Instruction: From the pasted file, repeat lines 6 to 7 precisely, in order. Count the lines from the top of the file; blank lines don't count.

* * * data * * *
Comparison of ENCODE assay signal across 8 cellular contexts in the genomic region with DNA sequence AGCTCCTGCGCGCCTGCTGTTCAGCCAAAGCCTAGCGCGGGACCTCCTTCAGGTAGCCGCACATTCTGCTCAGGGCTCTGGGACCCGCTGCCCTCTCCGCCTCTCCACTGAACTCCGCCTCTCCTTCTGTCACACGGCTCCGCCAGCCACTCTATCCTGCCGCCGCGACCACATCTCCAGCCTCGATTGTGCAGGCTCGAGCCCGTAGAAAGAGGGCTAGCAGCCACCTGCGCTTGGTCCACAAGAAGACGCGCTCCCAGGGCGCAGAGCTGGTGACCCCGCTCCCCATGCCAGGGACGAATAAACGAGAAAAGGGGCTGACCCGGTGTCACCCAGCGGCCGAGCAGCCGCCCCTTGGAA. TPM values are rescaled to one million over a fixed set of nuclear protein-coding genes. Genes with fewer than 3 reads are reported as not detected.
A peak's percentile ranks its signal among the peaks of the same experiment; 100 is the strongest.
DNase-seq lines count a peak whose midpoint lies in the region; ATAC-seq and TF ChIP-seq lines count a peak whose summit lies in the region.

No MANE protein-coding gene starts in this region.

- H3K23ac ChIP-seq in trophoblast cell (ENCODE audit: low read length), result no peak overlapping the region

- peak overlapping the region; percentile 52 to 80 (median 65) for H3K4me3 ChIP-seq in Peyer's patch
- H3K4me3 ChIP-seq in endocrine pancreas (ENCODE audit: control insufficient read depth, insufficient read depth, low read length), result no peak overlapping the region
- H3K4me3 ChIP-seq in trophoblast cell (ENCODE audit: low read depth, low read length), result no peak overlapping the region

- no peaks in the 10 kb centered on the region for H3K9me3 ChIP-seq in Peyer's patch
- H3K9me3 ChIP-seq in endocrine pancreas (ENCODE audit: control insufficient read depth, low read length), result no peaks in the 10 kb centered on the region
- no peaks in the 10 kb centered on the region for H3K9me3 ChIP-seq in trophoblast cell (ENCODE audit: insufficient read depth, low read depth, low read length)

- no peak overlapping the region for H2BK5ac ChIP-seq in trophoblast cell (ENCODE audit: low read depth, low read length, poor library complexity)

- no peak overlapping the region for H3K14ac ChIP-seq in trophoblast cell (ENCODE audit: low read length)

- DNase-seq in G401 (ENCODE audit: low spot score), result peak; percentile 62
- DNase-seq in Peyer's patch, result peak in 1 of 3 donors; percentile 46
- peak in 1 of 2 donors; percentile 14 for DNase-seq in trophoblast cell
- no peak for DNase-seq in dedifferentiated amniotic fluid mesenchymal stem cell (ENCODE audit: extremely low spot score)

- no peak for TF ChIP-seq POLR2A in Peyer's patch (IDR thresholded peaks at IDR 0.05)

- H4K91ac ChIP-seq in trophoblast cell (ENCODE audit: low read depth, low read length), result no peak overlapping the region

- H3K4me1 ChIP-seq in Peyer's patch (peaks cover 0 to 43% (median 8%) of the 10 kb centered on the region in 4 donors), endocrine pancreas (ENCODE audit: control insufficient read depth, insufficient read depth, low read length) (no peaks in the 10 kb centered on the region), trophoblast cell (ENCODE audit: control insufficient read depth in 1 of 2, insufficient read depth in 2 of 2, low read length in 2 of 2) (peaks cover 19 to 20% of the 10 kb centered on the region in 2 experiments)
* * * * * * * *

- peak overlapping the region; percentile 52 to 80 (median 65) for H3K4me3 ChIP-seq in Peyer's patch
- H3K4me3 ChIP-seq in endocrine pancreas (ENCODE audit: control insufficient read depth, insufficient read depth, low read length), result no peak overlapping the region